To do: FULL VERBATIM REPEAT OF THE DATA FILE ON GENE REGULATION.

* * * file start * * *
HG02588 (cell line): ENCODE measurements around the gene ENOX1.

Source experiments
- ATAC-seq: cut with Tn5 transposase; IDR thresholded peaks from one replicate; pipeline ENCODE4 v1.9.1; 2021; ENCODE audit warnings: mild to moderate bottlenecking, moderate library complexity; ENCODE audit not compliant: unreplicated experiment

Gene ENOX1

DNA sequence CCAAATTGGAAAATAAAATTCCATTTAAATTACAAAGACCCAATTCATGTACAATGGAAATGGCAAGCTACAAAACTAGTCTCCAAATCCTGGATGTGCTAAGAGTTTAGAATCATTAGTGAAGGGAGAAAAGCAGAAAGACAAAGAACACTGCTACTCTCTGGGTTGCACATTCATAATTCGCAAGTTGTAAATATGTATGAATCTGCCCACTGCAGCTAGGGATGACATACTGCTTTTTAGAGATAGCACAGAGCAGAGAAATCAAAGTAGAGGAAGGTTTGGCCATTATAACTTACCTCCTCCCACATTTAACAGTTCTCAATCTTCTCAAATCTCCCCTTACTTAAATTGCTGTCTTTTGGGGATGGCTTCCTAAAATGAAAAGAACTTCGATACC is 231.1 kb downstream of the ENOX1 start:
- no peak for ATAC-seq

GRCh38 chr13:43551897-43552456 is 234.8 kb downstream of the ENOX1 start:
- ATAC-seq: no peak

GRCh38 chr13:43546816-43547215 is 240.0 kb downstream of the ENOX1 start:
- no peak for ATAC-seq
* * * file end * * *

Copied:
HG02588 (cell line): ENCODE measurements around the gene ENOX1.

Source experiments
- ATAC-seq: cut with Tn5 transposase; IDR thresholded peaks from one replicate; pipeline ENCODE4 v1.9.1; 2021; ENCODE audit warnings: mild to moderate bottlenecking, moderate library complexity; ENCODE audit not compliant: unreplicated experiment

Gene ENOX1

DNA sequence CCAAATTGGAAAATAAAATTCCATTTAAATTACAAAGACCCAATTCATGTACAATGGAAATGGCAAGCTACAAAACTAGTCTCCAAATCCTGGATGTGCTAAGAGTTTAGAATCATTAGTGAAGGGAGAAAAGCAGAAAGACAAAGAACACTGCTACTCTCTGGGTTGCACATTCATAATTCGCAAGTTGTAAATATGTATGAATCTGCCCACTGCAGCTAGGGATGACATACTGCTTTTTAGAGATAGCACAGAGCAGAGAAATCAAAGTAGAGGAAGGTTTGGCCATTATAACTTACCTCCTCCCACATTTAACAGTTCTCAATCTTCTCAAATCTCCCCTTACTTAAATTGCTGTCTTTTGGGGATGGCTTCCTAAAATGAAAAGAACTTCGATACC is 231.1 kb downstream of the ENOX1 start:
- no peak for ATAC-seq

GRCh38 chr13:43551897-43552456 is 234.8 kb downstream of the ENOX1 start:
- ATAC-seq: no peak

GRCh38 chr13:43546816-43547215 is 240.0 kb downstream of the ENOX1 start:
- no peak for ATAC-seq